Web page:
James 3:7

John 3:7

Jam 3:7 πᾶσα γὰρ φύσις θηρίων τε καὶ πετεινῶν ἑρπετῶν τε καὶ ἐναλίων δαμάζεται καὶ δεδάμασται τῇ φύσει τῇ ἀνθρωπίνῃ:


The sense of this verse is quite simple. However, what sense the word FUSIS in this verse carries? I like to see what it means by saying ‘PASA FUSIS’ (?all nature of such creatures) and ‘TH FUSEI THi ANQRWPINHi’ (? by those partaking the nature of man’). It would be much easier for me if I find the Greek text with this FUSIS, e.g. by simply saying ‘the creatures’ and ‘by man’ (e.g. hUPO~).

Thank you for your help.

Oun Kwon

8 thoughts on “John 3:7”

  1. It isn’t necessary, or particularly desirable, to understand φύσις FUSIS to have the same significance in each usage.  We don’t do this in English, and I rather suspect that almost no language always uses a word in the same sense.  In the first instance I would suggest that it be understood in the sense of “species” — “for every species of animal” (list).  In the second case, probably “disposition” would be a better choice.

     george gfsomsel

    … search for truth, hear truth, learn truth, love truth, speak the truth, hold the truth, defend the truth till death.

    – Jan Hus

  2. I can understand the first instance as it is ‘the nature (of the creatures) be tamed’. I get stumbled on the second instance ‘?? tamed by the nature belonging to man’.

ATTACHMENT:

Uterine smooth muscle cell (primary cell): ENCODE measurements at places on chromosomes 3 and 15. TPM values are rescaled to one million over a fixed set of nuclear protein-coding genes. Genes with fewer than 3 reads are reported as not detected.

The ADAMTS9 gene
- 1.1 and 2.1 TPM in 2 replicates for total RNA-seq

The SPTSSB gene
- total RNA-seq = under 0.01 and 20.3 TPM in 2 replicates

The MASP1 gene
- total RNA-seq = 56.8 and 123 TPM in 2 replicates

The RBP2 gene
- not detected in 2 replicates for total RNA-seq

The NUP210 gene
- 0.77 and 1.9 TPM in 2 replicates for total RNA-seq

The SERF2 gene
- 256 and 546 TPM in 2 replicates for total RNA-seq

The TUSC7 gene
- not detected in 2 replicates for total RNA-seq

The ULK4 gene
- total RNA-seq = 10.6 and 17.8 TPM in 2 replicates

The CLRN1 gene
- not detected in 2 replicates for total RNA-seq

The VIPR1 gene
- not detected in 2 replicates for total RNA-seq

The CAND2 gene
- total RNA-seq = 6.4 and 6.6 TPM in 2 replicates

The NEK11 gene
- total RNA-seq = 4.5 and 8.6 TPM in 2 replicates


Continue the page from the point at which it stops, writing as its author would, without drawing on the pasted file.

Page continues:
Oun Kwon.

  3. You are still attempting to understand φύσις FUSIS in the same sense in each instance. 

    “When you see a fork in the road, take it.”  What does fork mean here (obviously some context would be needed). “Bear left at the fork when you see a truck bearing hay but watch out for the bear.” (homophones)

     george gfsomsel

    … search for truth, hear truth, learn truth, love truth, speak the truth, hold the truth, defend the truth till death.

    – Jan Hus

  4. Not quite. Not about the meaning of FUSIS, but the dative phrase of TH FUSEI THi ANQRWPINHi. As most renders as ‘by man’, is it instrumental? Then, how does ‘FUSIS’ come into play?

    Oun Kwon.

  5. ANQRWPINHi seems to refer to the agent for the preceding two passive verbs for taming. ἀνθρώπινος ANQRWPINOS is an adjective that modifies the head noun. The whole sentence highlights the power of humans over beasts in the sense of their ability to tame all kinds of animals. I don’t see a problem with understanding both instances of FUSIS here as “species”. The human species is taming and has tamed all animal species.

    Thank you Iver, I hear you well. Now the sentence comes clear to me. BDAG had more details on the lexicographic level. Taking both as ‘species’ makes the English rendering understandable. I found several which rendered it as ‘nature’ – DRB and those based on Peshitta (Rotherham, Etheridge, Murdock).

    Since The human being as a species has not, in fact, ‘tamed every species’ (or ‘every kind’ – KJV) of animal kingdom, should I take the expression ‘every’ as rhetorical hyperbole?